While it is a significant step forward over the old model, there are still reminders that the Navara is, in essence, a working vehicle. The rear suspension is a massive improvement, but there’s no getting away from the fact there’s a heavy-duty live axle attached to a ladder frame chassis.

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Go over a vicious bump on one side and you can feel the rear wheels are connected, and you do get the odd shimmy from the body. Ultimately, a conventional SUV with a monocoque structure and less unsprung weight will ride and handle better. It wouldn’t be able to carry over a tonne in the back, though.

Nissan is claiming the interior has been inspired by its crossovers. At first glance, our top-spec Tekna test model appears similar to a Nissan Qashqai or Nissan X-Trail, there are four other trims to choose from including the entry-level Visia, Acenta, Acenta + and N-Connecta. There’s attractive piano black trim, a sprinkling of metal effect detailing plus a touchscreen infotainment system with navigation and around-view monitor – particularly handy on something this big.

The entry-level Visia models come equipped with steel wheels, air conditioning and a six-way manually adjustable driver's seat, while upgrading to Acenta gets you alloy wheels, a range of chrome details, and keyless entry and go. Acenta+ models get 18in alloys, side steps, dual-zone climate control, a reversing camera, and heated, electrically folding mirrors included in the package, while the N-Connecta trim gains a 7.0in touchscreen Nissan Connect infotainment system with sat nav, DAB , Bluetooth streaming capability and smartphone integration.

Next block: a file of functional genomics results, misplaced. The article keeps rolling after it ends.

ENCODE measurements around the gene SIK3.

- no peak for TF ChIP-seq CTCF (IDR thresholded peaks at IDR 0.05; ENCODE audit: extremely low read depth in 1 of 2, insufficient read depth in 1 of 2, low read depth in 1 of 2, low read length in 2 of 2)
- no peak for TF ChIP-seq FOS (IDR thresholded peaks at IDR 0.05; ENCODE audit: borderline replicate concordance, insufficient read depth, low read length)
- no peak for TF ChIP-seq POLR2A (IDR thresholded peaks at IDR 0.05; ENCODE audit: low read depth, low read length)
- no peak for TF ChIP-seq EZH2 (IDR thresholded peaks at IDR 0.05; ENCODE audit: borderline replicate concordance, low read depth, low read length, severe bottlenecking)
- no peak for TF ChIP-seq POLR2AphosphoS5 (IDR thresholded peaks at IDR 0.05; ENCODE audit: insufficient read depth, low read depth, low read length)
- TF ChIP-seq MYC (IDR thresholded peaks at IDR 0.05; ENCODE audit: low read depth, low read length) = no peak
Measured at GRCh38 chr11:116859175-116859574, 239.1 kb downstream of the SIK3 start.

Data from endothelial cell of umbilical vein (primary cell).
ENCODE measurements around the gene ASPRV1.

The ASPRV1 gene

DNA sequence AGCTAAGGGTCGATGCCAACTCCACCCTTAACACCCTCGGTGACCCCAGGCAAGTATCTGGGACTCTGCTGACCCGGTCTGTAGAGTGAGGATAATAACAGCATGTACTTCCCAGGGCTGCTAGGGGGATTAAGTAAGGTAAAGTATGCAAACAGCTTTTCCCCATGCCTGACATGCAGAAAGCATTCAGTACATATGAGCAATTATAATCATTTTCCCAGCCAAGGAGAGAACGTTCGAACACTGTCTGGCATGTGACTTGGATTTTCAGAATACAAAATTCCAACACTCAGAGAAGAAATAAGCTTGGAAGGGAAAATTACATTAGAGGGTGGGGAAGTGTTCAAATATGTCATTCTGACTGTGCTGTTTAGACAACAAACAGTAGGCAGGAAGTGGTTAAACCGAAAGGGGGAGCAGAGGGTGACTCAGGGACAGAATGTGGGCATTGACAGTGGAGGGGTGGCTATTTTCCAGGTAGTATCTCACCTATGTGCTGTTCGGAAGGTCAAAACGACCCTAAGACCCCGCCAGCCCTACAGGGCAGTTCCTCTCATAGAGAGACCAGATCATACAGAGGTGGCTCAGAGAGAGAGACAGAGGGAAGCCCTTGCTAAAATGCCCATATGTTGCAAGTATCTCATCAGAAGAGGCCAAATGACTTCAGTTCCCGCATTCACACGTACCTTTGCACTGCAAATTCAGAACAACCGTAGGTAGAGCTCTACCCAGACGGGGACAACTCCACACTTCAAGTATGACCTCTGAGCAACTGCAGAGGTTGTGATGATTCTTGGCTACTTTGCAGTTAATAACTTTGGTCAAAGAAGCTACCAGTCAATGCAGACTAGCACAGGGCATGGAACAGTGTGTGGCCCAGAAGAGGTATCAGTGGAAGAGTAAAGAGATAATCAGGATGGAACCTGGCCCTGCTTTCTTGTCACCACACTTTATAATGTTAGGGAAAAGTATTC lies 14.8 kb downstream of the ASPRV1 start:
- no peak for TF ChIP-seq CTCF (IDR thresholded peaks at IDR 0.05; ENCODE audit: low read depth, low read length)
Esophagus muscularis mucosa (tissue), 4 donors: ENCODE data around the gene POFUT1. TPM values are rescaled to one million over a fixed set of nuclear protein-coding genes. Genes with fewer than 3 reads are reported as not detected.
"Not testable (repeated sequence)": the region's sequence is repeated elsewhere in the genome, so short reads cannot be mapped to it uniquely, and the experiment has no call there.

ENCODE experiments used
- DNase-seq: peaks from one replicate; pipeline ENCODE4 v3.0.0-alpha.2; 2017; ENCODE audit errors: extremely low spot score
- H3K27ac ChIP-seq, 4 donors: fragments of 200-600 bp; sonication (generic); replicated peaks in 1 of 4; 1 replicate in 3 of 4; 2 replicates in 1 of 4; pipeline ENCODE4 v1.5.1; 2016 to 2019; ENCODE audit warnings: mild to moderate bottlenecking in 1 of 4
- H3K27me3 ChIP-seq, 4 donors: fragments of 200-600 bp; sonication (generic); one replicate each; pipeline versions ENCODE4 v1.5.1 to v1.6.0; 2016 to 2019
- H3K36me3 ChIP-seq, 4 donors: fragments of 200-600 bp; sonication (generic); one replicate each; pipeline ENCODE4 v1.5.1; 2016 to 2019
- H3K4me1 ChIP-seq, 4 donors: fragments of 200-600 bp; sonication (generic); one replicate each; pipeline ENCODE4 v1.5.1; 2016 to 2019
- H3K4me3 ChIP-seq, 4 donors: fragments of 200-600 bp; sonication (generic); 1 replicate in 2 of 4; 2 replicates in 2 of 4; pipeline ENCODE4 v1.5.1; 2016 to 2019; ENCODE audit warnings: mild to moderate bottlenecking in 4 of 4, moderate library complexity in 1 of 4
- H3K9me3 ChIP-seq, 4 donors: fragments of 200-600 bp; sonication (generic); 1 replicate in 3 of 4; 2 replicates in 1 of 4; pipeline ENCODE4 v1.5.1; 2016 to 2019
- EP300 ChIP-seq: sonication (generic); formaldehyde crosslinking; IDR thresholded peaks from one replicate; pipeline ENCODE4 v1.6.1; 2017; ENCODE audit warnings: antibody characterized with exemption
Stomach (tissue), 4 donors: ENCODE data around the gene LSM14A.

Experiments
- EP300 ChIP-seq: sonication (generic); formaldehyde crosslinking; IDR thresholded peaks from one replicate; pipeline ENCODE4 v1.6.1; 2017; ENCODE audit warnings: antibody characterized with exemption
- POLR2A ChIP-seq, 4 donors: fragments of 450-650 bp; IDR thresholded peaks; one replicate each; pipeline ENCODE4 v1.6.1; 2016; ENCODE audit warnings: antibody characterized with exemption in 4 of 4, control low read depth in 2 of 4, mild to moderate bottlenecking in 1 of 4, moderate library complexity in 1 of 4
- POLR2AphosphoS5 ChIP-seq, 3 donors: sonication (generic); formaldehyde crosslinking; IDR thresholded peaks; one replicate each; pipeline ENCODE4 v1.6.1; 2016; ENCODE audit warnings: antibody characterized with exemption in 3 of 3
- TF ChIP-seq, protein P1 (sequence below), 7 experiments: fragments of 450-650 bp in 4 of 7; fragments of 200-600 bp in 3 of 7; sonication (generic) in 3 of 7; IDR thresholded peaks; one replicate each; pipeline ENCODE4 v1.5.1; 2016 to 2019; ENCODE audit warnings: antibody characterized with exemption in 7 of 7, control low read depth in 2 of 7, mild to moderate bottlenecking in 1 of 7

The range-topping Tekna spec gets most in the way of luxury appeal in the shape of roof rails, LED headlights, front heated seats, leather upholstery, rear parking sensors, a 360-degree camera and electrically adjustable driver's seat.

Further inspection reveals that although it looks crossover-like, it’s still a commercial vehicle at heart. The leather steering wheel and gear lever are nice enough, but those expecting a sea of soft-touch plastics should look elsewhere. Everything is solid and will no doubt be tough as old boots, but the plastics are all hard to the touch.

This workmanlike quality extends to the engine. You are always aware that there’s a fairly big diesel mill up front, and it gets particularly thrashy above 3000rpm. Performance is respectable with either engine output – it’s no ball of fire, but it’s always able to keep pace with traffic.

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Given the choice, we’d opt for the 187bhp unit simply because you don’t have to work it quite as hard. From a driving perspective, we’d also be tempted by the automatic gearbox; it can be a little sluggish from a standing start and the odd shift could be smoother, but it’s better than the long-throw and occasionally vague manual ’box.

Wearing our sensible trousers, it’s worth knowing that the seven-speed automatic does increase CO2 levels from 169g/km to 183g/km, while economy tumbles from 44.1mpg to 40.3mpg. It should also be noted that the 187bhp lump is the only option should you want an auto or one of the top tier trim levels.

The Navara is far more comfortable than its competition, looks good in the metal (to these eyes at least) and yet is still able to carry or tow big loads, therefore if you are in the market for a pick-up it is the one to go for. But is it a direct competitor to an SUV? That’s a tricky question to answer.

There’s no doubt an SUV would offer cheaper running costs, better rear seat accommodation, should handle even better and probably have a higher level of perceived quality inside.

Not that this will matter that much to many people who are likely to buy a Navara, though; the idea of a do-everything lifestyle vehicle is the appeal here. That the Nissan doesn’t drive exactly like a crossover is no real issue; by narrowing the gap between pick-up and SUV, the Navara has become one of the best pick-ups out there. 

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Nissan Navara NP300 First drives